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Delta throwback: The hunt for killer bandits

It was a tale of a wild shootout, murder and cooperation between American and Canadian law enforcement to track a band of killers. The big news story in the Oct.
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Five bandits who robbed a bank on the American side of the border had a gunfight with Canadian officers, killing one of them and sparking an intense manhunt.

It was a tale of a wild shootout, murder and cooperation between American and Canadian law enforcement to track a band of killers.

The big news story in the Oct. 29, 1914 edition of The Delta Times described the killing of James Clifford Adams, 23, a Canadian customs patrol officer shot in a gun battle with Russian bandits Oct. 22 while on duty near Hazelmere.

He was shot while trying to apprehend the suspects who had robbed the Sedro-Wooley Bank.

“One of the bandits was killed on the spot, one was later found dying a quarter mile north of the scene of the fight, and the remaining three escaped for the time being. The entire countryside is up, however, and with American and Canadian posses hot on their trail, it is probably only a matter of time before they are captured,” an article read.

"The patrol of which young Adams was a member consisted, in addition of Great Northern Special Agent Keith, a U.S. immigration officer. The three men were walking on the old Great Northern track, and at the crossing of the North Bluff road, near Hazelmere, they came upon five bandits, who were skulking in the bush at the side of the track. On being challenged, the bandits opened fire without moment’s hesitation, and in the first discharge young Adams fell dead, shot through the heart. Keith was seriously wounded in the hand, the U.S. immigration officer had a close call, a bullet passing through his hat.”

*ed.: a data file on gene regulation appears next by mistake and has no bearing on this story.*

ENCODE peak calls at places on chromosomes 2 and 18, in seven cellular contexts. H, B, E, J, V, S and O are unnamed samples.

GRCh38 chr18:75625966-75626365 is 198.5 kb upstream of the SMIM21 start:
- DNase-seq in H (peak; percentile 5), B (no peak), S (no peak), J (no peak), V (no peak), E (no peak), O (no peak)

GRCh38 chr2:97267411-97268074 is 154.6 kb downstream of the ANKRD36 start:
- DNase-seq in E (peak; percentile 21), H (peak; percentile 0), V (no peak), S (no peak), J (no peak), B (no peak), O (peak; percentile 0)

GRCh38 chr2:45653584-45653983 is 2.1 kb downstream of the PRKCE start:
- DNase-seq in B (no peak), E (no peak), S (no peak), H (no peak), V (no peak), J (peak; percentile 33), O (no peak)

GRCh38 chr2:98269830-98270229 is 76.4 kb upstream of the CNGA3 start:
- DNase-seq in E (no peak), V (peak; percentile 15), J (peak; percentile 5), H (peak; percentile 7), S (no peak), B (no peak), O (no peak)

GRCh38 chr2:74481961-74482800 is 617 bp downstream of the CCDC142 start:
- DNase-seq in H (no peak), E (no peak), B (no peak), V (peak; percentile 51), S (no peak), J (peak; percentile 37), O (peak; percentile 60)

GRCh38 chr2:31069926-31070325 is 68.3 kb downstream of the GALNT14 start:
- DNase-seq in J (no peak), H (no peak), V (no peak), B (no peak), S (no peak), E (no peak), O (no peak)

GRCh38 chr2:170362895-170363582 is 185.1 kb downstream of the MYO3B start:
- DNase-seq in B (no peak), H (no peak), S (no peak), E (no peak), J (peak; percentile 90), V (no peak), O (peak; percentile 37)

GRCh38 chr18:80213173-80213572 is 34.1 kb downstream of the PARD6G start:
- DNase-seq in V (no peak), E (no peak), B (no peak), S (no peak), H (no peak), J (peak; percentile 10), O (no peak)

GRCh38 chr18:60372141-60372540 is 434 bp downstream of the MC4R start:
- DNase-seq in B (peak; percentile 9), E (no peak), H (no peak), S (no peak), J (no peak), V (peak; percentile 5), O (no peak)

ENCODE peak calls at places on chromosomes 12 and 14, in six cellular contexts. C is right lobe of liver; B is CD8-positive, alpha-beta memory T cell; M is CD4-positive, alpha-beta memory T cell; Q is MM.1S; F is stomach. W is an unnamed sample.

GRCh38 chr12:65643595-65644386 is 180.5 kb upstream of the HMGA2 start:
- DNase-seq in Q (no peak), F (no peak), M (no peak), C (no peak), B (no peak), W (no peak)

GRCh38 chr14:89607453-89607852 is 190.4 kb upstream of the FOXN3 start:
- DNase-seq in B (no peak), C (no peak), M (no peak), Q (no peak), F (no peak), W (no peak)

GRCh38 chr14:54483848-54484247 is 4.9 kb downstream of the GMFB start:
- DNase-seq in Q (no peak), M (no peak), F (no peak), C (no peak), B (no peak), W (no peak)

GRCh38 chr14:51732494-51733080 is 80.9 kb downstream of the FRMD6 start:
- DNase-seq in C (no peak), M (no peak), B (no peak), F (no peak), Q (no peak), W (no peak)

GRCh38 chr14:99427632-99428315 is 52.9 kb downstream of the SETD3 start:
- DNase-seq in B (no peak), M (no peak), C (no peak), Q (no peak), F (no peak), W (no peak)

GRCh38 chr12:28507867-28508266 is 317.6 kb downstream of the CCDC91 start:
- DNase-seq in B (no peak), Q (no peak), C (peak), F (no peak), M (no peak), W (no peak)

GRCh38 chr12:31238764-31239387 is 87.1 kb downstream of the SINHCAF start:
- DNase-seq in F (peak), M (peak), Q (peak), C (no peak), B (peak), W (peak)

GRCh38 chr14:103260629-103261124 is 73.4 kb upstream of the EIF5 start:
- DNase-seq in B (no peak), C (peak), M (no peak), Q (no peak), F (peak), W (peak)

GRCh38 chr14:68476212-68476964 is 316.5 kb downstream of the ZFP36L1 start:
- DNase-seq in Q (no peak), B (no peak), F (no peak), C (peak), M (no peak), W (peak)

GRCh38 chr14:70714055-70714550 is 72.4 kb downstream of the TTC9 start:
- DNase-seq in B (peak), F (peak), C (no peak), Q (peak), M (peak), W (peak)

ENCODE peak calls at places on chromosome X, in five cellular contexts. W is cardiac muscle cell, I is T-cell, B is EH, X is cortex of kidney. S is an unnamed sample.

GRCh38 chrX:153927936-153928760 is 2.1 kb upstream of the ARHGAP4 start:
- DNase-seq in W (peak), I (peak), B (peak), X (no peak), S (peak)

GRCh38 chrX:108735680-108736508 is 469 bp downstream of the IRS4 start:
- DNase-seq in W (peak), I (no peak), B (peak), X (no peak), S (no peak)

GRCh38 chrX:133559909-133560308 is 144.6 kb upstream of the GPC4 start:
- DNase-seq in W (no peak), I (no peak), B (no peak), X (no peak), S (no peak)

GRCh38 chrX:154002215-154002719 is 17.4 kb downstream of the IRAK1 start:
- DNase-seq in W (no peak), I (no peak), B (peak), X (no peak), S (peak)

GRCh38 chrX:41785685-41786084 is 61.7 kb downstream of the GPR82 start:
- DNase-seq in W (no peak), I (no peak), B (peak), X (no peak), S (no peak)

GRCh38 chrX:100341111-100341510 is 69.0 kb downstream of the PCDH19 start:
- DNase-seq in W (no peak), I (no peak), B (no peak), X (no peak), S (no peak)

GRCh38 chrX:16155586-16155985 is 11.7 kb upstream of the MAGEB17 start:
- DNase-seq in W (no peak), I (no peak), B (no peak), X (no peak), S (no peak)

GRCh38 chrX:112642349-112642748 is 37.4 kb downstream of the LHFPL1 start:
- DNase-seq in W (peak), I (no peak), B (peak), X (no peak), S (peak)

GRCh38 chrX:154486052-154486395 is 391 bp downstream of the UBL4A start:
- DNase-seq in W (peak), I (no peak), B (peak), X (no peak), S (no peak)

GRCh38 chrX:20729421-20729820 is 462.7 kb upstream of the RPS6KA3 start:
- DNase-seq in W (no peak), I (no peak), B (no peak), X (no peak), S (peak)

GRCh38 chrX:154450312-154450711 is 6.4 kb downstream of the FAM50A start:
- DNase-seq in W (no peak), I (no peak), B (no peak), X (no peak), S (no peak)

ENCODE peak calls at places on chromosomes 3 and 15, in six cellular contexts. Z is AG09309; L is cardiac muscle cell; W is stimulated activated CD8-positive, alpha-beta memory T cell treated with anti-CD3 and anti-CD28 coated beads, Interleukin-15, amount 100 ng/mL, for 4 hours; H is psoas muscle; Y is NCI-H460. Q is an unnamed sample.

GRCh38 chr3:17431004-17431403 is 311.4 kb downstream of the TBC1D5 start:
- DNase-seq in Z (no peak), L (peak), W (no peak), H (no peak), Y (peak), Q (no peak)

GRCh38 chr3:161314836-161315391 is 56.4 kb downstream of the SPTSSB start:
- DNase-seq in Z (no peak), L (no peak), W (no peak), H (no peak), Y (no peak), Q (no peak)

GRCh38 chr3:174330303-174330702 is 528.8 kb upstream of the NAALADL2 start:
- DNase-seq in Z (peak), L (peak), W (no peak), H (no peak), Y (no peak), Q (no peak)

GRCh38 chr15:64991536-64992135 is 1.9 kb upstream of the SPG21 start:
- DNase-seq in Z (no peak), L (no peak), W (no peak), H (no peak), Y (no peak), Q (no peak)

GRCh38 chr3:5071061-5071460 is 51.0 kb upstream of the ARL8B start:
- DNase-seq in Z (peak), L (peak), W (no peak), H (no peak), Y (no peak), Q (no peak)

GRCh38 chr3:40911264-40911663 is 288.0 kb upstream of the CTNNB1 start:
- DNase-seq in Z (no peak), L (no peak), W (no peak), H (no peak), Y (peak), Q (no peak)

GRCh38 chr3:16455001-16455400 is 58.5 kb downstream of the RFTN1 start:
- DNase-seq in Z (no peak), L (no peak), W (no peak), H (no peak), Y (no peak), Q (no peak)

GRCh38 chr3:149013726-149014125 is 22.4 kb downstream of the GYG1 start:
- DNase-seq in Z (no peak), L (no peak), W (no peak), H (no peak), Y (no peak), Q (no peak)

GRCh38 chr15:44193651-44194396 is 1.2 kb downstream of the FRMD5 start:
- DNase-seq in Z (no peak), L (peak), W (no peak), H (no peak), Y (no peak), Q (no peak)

The news story also stated, “In the meantime, the bandits’ fire was replied to, and one, later identified as the leader of the gang, was killed, while another was wounded. The bandits then fled into the bush, but the wounded man was later found at the side of the G.N. track, about a quarter of a mile north of the scene of the fight, having been fatally shot in the head, apparently by his companions. It is supposed that the wound received in the first fight had incapacitated him from effective flight, and his partners in crime shot him in order that he might not give any information when captured. He was breathing when found, but his death was only a matter of hours.”

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A separate news brief on the bank robbery noted Henry Leneer was arrested on suspicion of being the fifth and final member of the gang at large, but police later were of the opinion that the desperado in question, unidentified, made his getaway.

“Governor Lister has offered a reward of $500 for the capture of the fifth man, and deputy sheriffs are still prosecuting the search, but hope of finding him has now practically been abandoned.”

A separate article in that 1914 edition of The Delta Times quoted Frank MacKenzie, who served in the Legislative Assembly of B.C. from 1909 to 1920 for the electoral district of Delta as member of the Conservatives.

He commended those who searched the Canadian side for the killer bandits.

“It would certainly appear a dangerous place for the desperadoes to stay in as they caught a glimpse, as undoubtedly they did, of armed men patrolling all the roads. Mr. MacKenzie is equally appreciative of the co-operation shown by the residents of Surrey and Langley. There is every desire shown to help the officers, none of that maudlin sentiment so often which results in the hunted criminals being harbored, while there was always a cup of tea ready to cheer the police officers, deputies or troopers on their way. What was also a pleasing feature of the bandit hunt as it warmed up was the cordial spirit of co-operation shown by the American police and detectives…Had that co-operation been active at first it is thought that young Adams would not have lost his life. The Provincial Police Department also gave all needed assistance not holding back for expense, and this enabled the country to be effectively patrolled.”